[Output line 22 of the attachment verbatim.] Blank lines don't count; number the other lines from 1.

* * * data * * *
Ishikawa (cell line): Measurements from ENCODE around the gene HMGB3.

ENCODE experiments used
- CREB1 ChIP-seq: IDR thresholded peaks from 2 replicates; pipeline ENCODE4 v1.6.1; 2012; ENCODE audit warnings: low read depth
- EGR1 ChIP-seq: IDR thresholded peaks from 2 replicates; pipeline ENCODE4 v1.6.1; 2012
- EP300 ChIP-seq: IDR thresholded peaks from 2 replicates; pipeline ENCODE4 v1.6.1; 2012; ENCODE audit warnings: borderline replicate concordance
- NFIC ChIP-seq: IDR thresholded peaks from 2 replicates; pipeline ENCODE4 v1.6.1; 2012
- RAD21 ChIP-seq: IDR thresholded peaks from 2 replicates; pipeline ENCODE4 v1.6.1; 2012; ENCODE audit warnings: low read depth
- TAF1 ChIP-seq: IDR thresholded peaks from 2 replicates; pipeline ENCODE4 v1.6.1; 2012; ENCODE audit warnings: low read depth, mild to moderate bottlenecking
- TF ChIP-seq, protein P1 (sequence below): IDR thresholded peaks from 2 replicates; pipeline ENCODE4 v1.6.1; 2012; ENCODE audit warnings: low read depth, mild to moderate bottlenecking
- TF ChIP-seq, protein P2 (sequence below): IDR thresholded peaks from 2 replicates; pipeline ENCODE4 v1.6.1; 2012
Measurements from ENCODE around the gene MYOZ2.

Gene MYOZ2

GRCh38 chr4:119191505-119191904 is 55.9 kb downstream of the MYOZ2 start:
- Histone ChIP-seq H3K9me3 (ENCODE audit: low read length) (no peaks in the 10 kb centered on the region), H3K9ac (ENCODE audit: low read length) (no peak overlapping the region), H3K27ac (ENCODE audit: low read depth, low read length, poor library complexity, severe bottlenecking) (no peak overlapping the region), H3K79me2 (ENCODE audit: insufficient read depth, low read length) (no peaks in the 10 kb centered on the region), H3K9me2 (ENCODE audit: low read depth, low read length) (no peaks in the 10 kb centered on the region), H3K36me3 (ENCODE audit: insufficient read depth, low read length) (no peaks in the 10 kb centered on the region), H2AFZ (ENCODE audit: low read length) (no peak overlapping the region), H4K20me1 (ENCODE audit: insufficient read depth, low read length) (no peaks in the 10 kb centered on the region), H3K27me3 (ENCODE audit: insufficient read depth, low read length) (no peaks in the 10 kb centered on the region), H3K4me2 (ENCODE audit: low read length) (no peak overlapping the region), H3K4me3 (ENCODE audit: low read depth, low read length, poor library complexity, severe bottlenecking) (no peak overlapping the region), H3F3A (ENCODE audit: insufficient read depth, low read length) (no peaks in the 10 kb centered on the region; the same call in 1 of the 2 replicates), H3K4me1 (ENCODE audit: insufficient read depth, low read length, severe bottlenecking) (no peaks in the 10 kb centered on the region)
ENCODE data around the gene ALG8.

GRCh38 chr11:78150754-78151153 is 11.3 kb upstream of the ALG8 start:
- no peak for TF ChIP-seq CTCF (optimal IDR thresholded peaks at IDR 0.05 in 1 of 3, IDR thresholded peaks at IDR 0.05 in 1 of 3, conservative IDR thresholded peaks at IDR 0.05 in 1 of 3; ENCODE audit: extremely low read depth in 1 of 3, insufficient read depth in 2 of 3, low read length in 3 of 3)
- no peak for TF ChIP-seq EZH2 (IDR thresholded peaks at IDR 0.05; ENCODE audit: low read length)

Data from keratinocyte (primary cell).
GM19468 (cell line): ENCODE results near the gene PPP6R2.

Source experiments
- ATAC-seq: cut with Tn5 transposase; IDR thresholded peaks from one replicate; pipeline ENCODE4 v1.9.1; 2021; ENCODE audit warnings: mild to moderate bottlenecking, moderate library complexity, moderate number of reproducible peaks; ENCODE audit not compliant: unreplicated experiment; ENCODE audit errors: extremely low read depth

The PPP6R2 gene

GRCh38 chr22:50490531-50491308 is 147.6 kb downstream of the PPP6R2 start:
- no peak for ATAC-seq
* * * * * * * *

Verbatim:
- ATAC-seq: cut with Tn5 transposase; IDR thresholded peaks from one replicate; pipeline ENCODE4 v1.9.1; 2021; ENCODE audit warnings: mild to moderate bottlenecking, moderate library complexity, moderate number of reproducible peaks; ENCODE audit not compliant: unreplicated experiment; ENCODE audit errors: extremely low read depth